Going from 22 to 24 fret guitar, any trouble?

Discussion in 'Guitars in General' started by orourke, Mar 23, 2015.

  1. orourke

    orourke Member

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    I've been getting close to buying a PRS S2 Custom 24. I've played a few in a couple of stores and the guitar is calling to me. One thing that appeals to me is the more shimmery tone of the neck pickup. I don't care that much about the higher notes, I might use them once in a while, but I'm more of a classic rock/psychedelic/electronic player, not a shredder.

    Most of my main guitars a Les Paul scale 22 fret guitars. I was wondering if anyone has experience going from 22 to 24 frets - if it took anytime to get used to the extra frets. When playing the guitar in the shop, there are a couple of tunes where I slide up and down the neck and I got a little confused about where I was on the fret board. Also, I'm used to blocks or dot's not freakin' birds.
     
  2. Promit

    Promit Member

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    It alters the tone a bit by pushing the neck pickup towards the bridge, but as usual this is a sum-of-all-parts change. If it sounds good, then that's all that matters. It doesn't play any different, as far as feel goes.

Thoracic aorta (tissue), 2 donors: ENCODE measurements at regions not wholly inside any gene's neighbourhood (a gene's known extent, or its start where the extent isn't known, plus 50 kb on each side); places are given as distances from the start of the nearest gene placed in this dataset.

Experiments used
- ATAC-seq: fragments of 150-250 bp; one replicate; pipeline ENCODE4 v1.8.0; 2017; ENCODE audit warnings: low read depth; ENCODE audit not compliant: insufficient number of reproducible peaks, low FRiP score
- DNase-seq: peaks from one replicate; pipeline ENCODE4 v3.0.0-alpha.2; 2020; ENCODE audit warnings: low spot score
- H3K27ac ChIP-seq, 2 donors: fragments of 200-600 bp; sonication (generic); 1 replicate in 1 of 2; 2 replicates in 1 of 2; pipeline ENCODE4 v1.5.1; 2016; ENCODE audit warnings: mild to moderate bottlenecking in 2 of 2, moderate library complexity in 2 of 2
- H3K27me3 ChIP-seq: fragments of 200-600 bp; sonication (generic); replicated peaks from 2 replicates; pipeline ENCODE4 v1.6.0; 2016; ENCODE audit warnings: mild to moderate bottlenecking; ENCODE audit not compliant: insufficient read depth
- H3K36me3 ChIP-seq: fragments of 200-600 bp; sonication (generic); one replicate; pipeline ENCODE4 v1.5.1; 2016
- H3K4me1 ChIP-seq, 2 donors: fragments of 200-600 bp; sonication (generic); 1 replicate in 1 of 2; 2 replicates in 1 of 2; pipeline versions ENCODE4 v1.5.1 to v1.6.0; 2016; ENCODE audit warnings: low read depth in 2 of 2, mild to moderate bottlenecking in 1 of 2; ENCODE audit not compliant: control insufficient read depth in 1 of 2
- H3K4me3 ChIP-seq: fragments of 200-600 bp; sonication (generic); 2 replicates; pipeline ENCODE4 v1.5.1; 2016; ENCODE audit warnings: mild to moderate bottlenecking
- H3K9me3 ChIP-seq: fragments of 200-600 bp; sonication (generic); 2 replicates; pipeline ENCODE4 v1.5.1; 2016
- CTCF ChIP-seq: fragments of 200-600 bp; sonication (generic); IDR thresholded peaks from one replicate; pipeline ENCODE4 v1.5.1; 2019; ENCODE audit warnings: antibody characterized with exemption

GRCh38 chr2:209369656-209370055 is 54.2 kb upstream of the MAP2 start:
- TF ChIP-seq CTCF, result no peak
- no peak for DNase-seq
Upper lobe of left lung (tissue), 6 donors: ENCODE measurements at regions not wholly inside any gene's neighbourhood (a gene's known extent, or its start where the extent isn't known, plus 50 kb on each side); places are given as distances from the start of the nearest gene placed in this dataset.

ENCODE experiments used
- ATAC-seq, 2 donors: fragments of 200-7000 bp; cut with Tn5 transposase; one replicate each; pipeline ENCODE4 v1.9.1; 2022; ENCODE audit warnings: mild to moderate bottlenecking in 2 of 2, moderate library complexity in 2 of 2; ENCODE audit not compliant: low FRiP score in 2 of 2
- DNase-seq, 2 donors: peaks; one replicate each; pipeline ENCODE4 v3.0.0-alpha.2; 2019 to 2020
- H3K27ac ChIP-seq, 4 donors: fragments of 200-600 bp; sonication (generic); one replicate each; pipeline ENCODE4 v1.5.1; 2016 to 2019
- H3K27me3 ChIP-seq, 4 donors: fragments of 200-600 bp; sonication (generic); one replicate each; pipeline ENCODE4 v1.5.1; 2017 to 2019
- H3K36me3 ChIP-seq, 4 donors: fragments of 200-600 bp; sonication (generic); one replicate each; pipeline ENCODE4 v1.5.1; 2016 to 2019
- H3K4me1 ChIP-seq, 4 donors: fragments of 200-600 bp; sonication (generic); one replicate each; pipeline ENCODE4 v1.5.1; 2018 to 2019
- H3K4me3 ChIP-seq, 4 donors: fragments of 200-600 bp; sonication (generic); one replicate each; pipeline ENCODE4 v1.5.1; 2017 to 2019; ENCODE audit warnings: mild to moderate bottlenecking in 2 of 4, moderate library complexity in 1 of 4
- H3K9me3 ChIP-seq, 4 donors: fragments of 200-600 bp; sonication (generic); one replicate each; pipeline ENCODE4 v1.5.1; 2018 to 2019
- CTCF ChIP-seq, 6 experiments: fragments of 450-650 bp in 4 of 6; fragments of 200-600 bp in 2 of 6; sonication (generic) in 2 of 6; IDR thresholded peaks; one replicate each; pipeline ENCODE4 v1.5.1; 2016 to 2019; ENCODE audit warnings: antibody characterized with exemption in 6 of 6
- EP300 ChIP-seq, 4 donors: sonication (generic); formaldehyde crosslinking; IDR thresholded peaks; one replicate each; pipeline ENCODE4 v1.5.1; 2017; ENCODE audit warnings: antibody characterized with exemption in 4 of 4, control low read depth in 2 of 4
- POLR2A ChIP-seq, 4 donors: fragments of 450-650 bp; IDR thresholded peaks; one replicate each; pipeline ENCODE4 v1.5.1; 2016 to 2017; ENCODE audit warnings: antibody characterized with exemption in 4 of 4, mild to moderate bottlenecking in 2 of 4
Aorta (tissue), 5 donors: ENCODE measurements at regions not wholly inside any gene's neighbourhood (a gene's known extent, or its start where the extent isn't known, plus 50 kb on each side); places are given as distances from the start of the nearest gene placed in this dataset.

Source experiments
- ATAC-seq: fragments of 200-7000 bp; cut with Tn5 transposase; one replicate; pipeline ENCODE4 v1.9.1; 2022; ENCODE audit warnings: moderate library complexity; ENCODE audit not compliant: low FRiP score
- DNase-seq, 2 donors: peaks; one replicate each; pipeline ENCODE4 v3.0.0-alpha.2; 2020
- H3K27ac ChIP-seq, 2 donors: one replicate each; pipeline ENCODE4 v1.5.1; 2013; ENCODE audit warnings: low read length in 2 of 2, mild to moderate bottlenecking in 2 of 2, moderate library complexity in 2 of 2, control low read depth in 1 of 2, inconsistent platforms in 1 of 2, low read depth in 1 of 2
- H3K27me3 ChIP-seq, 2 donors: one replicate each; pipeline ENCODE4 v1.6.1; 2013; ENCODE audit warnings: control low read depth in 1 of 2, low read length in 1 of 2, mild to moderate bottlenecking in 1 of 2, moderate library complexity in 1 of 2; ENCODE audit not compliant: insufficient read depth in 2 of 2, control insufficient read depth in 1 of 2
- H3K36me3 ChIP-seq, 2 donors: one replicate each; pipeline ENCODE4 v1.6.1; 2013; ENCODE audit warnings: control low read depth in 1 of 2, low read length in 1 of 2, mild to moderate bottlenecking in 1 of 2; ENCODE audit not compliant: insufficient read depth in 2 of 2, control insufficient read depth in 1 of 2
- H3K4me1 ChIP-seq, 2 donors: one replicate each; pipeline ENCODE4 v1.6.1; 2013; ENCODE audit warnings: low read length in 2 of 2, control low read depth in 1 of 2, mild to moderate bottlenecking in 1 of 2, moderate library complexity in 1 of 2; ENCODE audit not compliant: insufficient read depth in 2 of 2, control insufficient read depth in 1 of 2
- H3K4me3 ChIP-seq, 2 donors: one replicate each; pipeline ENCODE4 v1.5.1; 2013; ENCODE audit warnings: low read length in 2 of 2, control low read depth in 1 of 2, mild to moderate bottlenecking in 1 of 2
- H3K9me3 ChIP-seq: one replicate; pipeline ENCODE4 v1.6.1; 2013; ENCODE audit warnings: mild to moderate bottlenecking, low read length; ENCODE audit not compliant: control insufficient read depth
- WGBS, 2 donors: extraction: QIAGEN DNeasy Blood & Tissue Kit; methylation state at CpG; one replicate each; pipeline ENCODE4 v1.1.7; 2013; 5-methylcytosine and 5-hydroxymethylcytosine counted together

3. PW214

    PW214 Member

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    The only thing I really notice is not so much the extra frets but hand positioning on the neck. I'm so used to the 7th fret (for example) being in a certain part of the neck, that invariably I accidentally slide down to the 9th. I have two 22 fret electric guitars and two 24. Doesn't take long though to get used to it...but if you switch back and forth like I do, sometimes I just forget and go to far.
     
  4. GuitarsFromMars

    GuitarsFromMars Member

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    The only part of owning a 24 fret PRS I have a problem with is the harmonic nodes are not in the places the are on a Fender or a Gibson. This makes for dead spots with a slide.
     
  5. C-4

    C-4 Member

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    I went from 22 frets to 24 frets, and now I like the 24 fret versions far better.
     
  6. nflea7

    nflea7 Member

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    Personal taste. I've had CU22's 24's singlecuts, mira's McCarty's etc on down the line. Never a SE or S2, for the money of a new S2 there are so many used USA PRS floating around I don't know why you would settle for a S2. Even in a rural area nowhere near a Guitar Center you can still get on their website do a used gear search find a nice used USA PRS for your budget and have it shipped to your door for 20 bucks. If you don't like it you have a 30 day return policy. This goes for an GC in the US.